Do you know your rights as a beneficiary of a family trust?

In order to pass on and protect a family’s wealth, many will create an irrevocable family trust. If you find yourself to be a beneficiary of it, you may feel as though you are at the mercy of the trustee.

You need to know that you have rights as a beneficiary. If you feel as though something just isn’t right, you could have a point. It may help to know what your rights as a beneficiary are and what steps you can take to rectify the situation.

Your rights

Being the beneficiary of a trust entitles you to the following:

  • Part of the trustee’s duties involves preparing regular accounts of the assets in the trust, the income the trust generates and its expenditures. You also have the right to request a special accounting.
  • You may have access to distributions from the trust in accordance with its terms and provisions.
  • You have the right to replace the trustee under certain circumstances. For example, if you believe that the trustee isn’t keeping your best interests in mind, you may be able to remove him or her and appoint a trustee who will keep your interests in mind.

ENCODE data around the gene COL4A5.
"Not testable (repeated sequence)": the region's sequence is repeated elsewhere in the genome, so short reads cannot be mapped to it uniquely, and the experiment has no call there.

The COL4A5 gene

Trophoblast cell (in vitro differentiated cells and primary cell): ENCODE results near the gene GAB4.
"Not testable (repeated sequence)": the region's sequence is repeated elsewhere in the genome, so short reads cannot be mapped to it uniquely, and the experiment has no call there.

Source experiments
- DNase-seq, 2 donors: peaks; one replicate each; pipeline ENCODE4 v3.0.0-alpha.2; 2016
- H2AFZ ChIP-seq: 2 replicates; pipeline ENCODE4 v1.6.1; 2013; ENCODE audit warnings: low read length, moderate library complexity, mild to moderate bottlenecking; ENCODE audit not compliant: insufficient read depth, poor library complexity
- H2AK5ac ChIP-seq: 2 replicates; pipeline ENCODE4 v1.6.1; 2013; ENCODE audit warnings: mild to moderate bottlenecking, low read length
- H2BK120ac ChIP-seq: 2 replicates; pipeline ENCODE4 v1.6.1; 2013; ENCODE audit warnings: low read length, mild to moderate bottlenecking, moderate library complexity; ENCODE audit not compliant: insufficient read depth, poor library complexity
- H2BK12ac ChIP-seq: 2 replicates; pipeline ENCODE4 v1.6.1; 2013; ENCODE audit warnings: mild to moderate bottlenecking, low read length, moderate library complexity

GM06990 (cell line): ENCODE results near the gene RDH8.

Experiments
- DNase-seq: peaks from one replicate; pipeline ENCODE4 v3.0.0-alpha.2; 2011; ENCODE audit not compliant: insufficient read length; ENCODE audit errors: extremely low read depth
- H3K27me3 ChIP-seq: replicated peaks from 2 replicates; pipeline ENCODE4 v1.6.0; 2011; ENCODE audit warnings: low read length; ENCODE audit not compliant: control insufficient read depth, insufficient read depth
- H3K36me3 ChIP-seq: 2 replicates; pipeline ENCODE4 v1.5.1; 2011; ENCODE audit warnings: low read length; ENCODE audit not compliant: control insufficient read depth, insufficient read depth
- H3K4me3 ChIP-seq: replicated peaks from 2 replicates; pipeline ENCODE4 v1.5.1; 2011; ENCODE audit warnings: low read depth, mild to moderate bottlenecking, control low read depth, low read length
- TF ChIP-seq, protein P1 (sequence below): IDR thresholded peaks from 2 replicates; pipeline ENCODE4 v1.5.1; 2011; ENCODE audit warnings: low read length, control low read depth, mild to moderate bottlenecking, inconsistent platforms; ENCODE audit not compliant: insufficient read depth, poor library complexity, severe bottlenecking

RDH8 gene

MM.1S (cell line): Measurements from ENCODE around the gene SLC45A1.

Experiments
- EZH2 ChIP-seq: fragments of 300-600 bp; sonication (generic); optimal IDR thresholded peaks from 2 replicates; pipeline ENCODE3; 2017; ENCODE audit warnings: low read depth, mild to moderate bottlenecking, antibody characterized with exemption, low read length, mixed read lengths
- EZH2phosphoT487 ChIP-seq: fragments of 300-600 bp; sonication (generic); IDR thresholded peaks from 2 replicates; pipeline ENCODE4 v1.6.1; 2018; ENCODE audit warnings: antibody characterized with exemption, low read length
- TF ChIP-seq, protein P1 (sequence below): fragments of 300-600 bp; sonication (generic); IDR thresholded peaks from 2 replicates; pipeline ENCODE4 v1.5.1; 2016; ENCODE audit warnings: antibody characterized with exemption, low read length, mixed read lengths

• As a beneficiary, you may be able to terminate the trust. The fact that it is irrevocable applies more to the person who created the trust than its beneficiaries. You may be able to obtain consent from all of the applicable people in order to dissolve the trust.

If any of these circumstances exist in your case, you may be able to rectify the situation, but it may require litigation to do so. You don’t necessarily have to start with litigation, however. You may be able to negotiate with the trustee to get things back on track.

Prepare to go to court

Regardless of whether your claims involve a trustee who you believe misappropriated funds from the trust or may have otherwise mismanaged its assets, you suffered losses due to the trustee’s breach of duty to you. The problem is that, if a trustee is willing to ignore his or her duties to you as a beneficiary, negotiations may not be fruitful. In that case, your next step may be to seek help from a California court. You may increase your chances at success if you involve an experienced trust litigation attorney.

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